Donald Trump’s political career was birthed of a conspiracy theory: The much-debunked idea that Barack Obama was not born in the United States.
Trump, beginning around 2011, seized on the issue – which had been percolating in the fever swamps on the far right since Obama won – and used it to cast himself as the lone voice among conservatives willing to stand up to Obama (and political correctness).
That the whole thing was, wait for it, a totally false conspiracy theory was beside the point for Trump. It proved useful to him, so he used it.
Given that origin story, we shouldn’t be terribly surprised that Trump’s willingness to engage in conspiracy theories as a candidate has continued since he entered the White House.
Take Trump’s tweets on Saturday alone. They amounted to a conspiracy theorist’s dream.
- “Word is that @Greta Van Susteren was let go by her out of control bosses at @NBC & @Comcast because she refused to go along w/ ‘Trump hate!’”
- “Numerous states are refusing to give information to the very distinguished VOTER FRAUD PANEL. What are they trying to hide?”
- “I am extremely pleased to see that @CNN has finally been exposed as #FakeNews and garbage journalism. It’s about time!”
Let’s take these one by one.
The first tweet deals with MSNBC parting ways with host Greta van Susteren. Van Susteren, in a series of tweets, offered no evidence that she left because of any pressure from the bosses that she be more anti-Trump.
The second deals with 27 states rejecting or raising doubts about requests for data from voter rolls made by the Presidential Advisory Commission on Election Integrity. The objections to providing that information have been bipartisan, with secretaries of state and governors expressing worries about states’ rights as well as the possibility that the information could be used to make a case they don’t believe exists for widespread voter fraud.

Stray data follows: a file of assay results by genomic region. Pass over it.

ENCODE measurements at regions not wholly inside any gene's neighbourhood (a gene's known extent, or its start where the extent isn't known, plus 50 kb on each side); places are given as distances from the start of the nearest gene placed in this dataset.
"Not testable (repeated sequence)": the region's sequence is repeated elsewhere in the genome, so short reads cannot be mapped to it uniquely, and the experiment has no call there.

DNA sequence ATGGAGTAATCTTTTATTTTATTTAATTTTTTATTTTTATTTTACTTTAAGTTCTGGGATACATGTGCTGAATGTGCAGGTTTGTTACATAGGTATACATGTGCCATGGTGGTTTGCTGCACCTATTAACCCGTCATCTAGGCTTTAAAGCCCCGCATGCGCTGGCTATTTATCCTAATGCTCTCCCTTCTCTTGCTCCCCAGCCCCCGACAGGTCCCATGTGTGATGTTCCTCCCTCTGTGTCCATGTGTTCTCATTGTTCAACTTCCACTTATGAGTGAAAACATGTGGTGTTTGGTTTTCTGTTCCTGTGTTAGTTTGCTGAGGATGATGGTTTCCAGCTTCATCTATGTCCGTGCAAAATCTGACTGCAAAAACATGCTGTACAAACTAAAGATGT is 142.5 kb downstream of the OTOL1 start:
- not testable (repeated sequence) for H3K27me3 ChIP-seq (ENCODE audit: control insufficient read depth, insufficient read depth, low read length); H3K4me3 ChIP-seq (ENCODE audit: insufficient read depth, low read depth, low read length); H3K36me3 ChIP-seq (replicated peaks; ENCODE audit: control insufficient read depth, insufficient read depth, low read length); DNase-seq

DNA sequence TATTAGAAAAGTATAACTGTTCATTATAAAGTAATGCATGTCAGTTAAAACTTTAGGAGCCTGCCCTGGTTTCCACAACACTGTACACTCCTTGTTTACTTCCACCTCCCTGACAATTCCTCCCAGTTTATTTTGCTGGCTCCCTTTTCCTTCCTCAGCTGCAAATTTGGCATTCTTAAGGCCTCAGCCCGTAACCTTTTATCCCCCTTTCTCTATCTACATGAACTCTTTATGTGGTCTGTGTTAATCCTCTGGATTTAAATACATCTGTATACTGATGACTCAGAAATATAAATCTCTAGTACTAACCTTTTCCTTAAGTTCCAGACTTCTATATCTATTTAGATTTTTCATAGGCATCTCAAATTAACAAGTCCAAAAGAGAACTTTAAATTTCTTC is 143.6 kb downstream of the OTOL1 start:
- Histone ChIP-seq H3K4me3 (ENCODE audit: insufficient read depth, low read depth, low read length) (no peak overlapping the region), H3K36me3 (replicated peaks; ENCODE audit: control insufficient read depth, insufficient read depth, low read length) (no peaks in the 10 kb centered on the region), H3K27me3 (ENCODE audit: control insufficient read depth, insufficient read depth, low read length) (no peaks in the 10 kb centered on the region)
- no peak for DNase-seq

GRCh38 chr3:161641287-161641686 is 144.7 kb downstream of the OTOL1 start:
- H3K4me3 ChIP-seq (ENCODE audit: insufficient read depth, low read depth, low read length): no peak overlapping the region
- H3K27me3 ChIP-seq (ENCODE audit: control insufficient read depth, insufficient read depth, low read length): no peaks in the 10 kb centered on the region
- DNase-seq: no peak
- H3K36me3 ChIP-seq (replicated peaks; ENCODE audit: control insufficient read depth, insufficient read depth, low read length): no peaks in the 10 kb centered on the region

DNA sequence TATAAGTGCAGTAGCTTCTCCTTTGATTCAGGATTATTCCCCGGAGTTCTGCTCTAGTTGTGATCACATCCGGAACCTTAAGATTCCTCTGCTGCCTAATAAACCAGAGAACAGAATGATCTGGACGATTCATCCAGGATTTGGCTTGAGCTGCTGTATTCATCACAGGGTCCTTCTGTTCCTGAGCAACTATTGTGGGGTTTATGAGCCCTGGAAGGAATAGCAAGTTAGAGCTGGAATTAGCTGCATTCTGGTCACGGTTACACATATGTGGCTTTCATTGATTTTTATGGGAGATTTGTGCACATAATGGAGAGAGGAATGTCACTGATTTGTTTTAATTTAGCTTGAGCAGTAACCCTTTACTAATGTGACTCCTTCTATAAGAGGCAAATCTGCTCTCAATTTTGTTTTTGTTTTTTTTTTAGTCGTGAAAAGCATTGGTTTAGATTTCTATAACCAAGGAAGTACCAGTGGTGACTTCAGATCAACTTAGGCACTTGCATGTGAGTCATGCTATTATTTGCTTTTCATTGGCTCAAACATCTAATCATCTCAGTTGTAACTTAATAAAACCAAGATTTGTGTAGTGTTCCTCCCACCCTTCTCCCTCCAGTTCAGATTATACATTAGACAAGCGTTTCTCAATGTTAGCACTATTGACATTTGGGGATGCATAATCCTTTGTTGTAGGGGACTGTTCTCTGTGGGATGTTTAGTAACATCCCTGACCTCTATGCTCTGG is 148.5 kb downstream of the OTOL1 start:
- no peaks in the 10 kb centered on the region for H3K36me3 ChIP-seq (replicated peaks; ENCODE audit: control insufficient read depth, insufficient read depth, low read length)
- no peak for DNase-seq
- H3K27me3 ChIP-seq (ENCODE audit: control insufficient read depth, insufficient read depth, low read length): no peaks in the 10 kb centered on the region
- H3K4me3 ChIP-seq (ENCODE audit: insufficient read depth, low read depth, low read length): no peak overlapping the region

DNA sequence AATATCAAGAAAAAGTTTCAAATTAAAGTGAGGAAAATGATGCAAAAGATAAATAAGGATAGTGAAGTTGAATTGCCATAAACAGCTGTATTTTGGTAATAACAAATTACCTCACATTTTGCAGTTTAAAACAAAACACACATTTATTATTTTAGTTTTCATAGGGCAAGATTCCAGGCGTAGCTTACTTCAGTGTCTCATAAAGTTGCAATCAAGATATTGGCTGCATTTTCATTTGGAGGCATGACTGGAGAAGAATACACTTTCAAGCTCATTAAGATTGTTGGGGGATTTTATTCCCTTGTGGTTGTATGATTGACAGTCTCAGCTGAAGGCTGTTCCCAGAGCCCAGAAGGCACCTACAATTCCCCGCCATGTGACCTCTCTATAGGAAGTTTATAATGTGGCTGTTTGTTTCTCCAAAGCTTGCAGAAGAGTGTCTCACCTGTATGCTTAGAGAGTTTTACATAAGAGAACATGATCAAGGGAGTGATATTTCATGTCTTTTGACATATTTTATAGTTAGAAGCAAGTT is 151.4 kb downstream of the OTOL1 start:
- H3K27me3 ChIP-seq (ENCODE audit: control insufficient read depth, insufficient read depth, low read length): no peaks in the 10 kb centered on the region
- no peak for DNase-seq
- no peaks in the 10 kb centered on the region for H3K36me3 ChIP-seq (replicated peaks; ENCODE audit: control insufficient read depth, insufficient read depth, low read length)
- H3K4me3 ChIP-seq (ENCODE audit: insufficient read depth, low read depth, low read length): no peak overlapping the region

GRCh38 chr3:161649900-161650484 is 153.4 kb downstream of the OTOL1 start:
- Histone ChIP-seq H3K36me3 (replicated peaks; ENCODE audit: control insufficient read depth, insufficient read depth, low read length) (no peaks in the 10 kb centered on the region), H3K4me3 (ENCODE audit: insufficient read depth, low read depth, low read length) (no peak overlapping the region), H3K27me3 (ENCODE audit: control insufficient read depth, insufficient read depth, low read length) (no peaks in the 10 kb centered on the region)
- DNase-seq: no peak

And the final tweet deals, I think, with a story dealing with Russia that CNN retracted 8 days before Trump sent his tweets. (Three people with ties to that story, including its author and editor, resigned in the wake of the retraction.)
In each of these examples, what Trump does is similar: He takes something that’s happened and insists (or insinuates) that there’s something more to the story. Something people aren’t telling you. Something the “elites” are covering up.
He, of course, provides no evidence to back up those claims. That’s because there isn’t any evidence. What Trump is doing in each of these three tweets is throwing just enough red meat to the conspiracy-minded to keep them coming back for more (and more)(and more).
What Trump is relying on is the self-fulfilling prophecy that drives all good conspiracy theorists. He knows more than “they” will let him say! Anyone who doubts Trump is part of the conspiracy! And so on and so forth.
Now, Trump didn’t create conspiracy theories. He is just taking advantage of their rise, a rise fueled by the NSA’s massive program of personal data collection exposed by Edward Snowden, Trump backer Alex Jones and a thousand and one Reddit sub-Reddits that bring together like-minded conspiracy theorists to prove that they can’t all be wrong.
What Trump has done is mainstream conspiracy theories for his own political purposes. Much more so than any other past presidential candidate or president, Trump is willing to indulge conspiracy theories that fit his political purposes.
He didn’t exactly say that Ted Cruz’s father was involved with the JFK assassination but there was that photo of Rafael Cruz and Lee Harvey Oswald…
Then there was the time President Obama ordered a wiretap of his phones at Trump Tower. Sure, everyone in the government denies it but….
There’s LOTS more examples. (Millions of people voted illegally in the 2016 election! Muslims were celebrating on the rooftops in New Jersey on 9/11! Etc. Etc. Etc.)
The point here is that Trump knows exactly what he’s doing. It’s not important whether he believes all the conspiracy theories he helps churn up and push into the mainstream. What’s important is that by doing so he benefits politically.
The result? Conspiracy theories – and the people who spout them – have never been more prevalent.